This experience will serve Jack well as he works toward being able execute these tactics in a team environment, whether that comes in Category 4 or later in Category 3.
Question #4: Describe your favorite workout in your training program. Also, please share a ‘knowledge-bomb’ you have learned while training with Big Wheel Coaching.
JM: Great question, I think my strength would arguably be time-trialing, as I did a lot of triathlon training back in the day.
So, up until recently some of my favorite workouts consisted of long-steady efforts.
However, Coach Brian and I recently discussed, and have been implementing, the concept of polarized training into my workout routine. This is where I go out and do short high-intensity efforts followed by extended periods of super-light recovery riding.
That has really seemed to make a difference both physically and mentally in my performance. Additionally it has helped boost my confidence going into the last 200-300 meters of a race.
The short-hard efforts over the last number of weeks made me feel comfortable and strong so that I could go all-out at the end of the race!
Coach Brian: Every Athlete has a different and unique sporting background that they will draw upon to be successful in Endurance Sport.
For Jack, he has a well developed aerobic system from his days in triathlon. This allows us to focus on high-intensity work, coupled with extended bouts of rest to help him excel in the volatile, high-output, world of road racing.
This style of training seemed counter intuitive at first but as Jack mentioned, once he embraced it, he made gains very quickly. What’s more, these gains were not just physical in nature. They boosted his confidence, giving him the assuredness that he could sprint for victory amongst his peers in any criterium or road race scenario!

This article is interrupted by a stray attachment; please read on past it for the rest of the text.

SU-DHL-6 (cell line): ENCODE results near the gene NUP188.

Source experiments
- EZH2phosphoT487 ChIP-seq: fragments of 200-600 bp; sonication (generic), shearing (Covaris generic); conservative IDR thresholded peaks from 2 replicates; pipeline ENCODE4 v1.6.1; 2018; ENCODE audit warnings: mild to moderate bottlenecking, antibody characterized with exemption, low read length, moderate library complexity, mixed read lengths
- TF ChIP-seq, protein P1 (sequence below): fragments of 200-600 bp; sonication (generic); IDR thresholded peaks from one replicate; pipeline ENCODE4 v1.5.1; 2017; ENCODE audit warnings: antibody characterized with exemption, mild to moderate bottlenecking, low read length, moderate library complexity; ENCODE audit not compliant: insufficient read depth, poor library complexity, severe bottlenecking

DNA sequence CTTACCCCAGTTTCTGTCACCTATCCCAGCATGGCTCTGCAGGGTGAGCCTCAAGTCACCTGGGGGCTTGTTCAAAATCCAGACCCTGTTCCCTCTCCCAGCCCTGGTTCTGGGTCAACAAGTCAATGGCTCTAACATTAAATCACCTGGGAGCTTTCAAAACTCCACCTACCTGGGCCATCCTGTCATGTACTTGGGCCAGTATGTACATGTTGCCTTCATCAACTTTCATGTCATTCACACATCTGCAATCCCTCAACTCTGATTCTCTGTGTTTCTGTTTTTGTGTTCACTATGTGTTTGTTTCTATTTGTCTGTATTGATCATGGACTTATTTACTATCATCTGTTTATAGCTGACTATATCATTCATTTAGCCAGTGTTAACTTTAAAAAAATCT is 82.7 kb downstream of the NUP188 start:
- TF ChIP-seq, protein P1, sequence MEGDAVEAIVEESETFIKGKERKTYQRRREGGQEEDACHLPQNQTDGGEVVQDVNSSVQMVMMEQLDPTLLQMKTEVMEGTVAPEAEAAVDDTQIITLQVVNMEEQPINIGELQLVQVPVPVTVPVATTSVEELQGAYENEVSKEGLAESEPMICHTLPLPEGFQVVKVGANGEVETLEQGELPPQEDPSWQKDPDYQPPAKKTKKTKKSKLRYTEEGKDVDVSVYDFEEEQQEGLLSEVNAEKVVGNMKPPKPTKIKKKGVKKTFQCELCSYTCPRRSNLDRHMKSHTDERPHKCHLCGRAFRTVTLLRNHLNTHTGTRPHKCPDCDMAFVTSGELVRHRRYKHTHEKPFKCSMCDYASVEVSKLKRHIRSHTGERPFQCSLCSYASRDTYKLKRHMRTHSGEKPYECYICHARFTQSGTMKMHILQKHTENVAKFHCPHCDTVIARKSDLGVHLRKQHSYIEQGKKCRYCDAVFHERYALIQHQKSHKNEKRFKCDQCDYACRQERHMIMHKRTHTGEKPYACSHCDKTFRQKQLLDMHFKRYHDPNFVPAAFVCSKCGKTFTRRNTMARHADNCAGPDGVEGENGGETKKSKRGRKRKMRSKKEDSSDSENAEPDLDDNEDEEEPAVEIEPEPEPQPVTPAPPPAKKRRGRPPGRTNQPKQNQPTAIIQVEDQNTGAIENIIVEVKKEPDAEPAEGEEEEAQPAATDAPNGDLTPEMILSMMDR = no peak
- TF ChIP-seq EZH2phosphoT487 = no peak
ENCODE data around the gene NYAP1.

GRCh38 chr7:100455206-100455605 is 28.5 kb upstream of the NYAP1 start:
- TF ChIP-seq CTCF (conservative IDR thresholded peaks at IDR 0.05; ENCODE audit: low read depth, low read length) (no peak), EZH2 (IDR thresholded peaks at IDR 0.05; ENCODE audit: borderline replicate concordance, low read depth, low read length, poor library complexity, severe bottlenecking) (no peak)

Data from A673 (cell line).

The long steady efforts of triathlon might be Jack's first experience with Endurance Sport, but recently it is the tactical and high-power world of criterium racing that he has focused on. Photo Credit: Jack MacDowell.
We hope that you have enjoyed reading about Jack MacDowell’s first race win and that it has inspired you to work toward your own goals.
Although road racing is a fun, challenging, and rewarding way for a cyclist to be the best Athlete possible, it is only one element of a sport that can bring out the very best in every participant.
At Big Wheel Coaching, it is our passion to help you achieve your very best and your highest potential. Whether that journey sees you grinding it out on gravel roads, hitting the trailhead for adventure, or pounding out the miles on the open-roads, we hope that you are ready to clip in.
Blending an Athlete's drive, a solid training plan, and regular feedback from a Coach helps make memorable results, like Jack MacDowell's criterium win, possible.
Until Next Time, Be Safe, Train Hard, & Have Fun!
-Brian and Joy McCulloch
Big Wheel Coaching